Table 1.

Explicit features



Sentence-level features


The average number of characters per word, which provides a character-level measure for the difficulty of words


The average number of syllabi per word, which measures the difficulty of words from the syllabus level


The number of words that measures the verbosity of the sentence


The number of words longer than 6 characters in a sentence


The number of difficult word in a sentence. Difficult word is a word not listed in the 3000 words for fourth-grade American students


The number of pronoun in a sentence

Document-level features

Flesch Reading Ease [28]

The United States Military Standard of readability scoring for technical manuals, which is calculated as \(206.835 - 1.015 \times \frac{\#\mathrm{words}}{\#\mathrm{sentences }} - 84.6 \times \frac{\#\mathrm{syllables}}{\#\mathrm{words}}\)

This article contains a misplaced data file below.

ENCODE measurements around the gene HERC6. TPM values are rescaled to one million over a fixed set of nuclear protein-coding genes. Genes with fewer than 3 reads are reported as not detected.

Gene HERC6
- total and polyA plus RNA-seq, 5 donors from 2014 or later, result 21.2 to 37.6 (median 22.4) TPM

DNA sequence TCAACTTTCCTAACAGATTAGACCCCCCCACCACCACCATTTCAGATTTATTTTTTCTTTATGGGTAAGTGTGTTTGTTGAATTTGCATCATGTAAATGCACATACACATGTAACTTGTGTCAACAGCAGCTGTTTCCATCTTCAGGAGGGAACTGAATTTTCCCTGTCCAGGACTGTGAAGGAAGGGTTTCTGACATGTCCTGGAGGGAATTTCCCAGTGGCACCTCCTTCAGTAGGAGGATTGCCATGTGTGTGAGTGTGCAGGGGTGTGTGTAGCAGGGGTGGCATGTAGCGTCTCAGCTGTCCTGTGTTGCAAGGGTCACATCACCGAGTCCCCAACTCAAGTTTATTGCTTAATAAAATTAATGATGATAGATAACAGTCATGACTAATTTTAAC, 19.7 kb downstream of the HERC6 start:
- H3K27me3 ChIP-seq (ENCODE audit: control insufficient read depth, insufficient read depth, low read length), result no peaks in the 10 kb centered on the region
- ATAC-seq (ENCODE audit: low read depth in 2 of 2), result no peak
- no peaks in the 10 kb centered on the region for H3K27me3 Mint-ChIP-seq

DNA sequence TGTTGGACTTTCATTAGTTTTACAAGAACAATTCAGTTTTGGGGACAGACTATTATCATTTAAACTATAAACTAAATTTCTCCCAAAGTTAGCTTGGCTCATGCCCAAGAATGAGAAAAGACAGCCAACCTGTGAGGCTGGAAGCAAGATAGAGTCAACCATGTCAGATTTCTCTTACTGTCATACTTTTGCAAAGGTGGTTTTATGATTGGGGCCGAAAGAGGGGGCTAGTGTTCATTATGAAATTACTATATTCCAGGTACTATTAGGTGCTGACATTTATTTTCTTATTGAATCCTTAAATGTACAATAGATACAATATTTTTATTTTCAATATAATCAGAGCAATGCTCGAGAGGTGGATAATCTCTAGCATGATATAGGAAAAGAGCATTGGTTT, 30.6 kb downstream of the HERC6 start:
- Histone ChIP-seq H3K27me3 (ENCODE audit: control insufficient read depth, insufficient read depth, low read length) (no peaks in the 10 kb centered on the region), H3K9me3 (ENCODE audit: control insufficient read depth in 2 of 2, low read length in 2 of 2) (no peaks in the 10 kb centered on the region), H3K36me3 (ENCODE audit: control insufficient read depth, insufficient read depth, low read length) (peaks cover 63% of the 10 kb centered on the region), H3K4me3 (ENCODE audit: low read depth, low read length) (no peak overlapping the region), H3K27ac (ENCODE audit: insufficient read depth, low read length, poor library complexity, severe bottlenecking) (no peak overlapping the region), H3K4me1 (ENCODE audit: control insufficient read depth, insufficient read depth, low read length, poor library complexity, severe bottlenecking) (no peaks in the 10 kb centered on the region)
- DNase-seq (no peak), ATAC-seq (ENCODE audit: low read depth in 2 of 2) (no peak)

Flesch—Kincaid grade level [28]

An empirical readability metric which maps to a U.S. school grade level, calculated as \(0.39 \times \frac{\#\mathrm{words }}{\#\mathrm{sentences }} + 11.8 \times \frac{\#\mathrm{syllables }}{\#\mathrm{words }} - 15.59\)

Automated Readability Index [44]

A metric that also produces an approximate representation of the US grade level needed to comprehend the text, calculated as \( 4.71 \times \frac{\#\mathrm{characters}}{\#\mathrm{words}} + 0.5 \times \frac{\#\mathrm{words}}{\#\mathrm{sentences }} - 21.43\). Instead of considering syllables, this metric more generally characterizes on the character level

Coleman-Liau Index [9]

An index used to gauge the understandability of a text from the character-level: \(0.0588 \times \frac{\#\mathrm{letters}}{\#\mathrm{words} \times 100} + 0.296 \times \frac{\#\mathrm{sentences}}{\#\mathrm{words}} \times 100 \)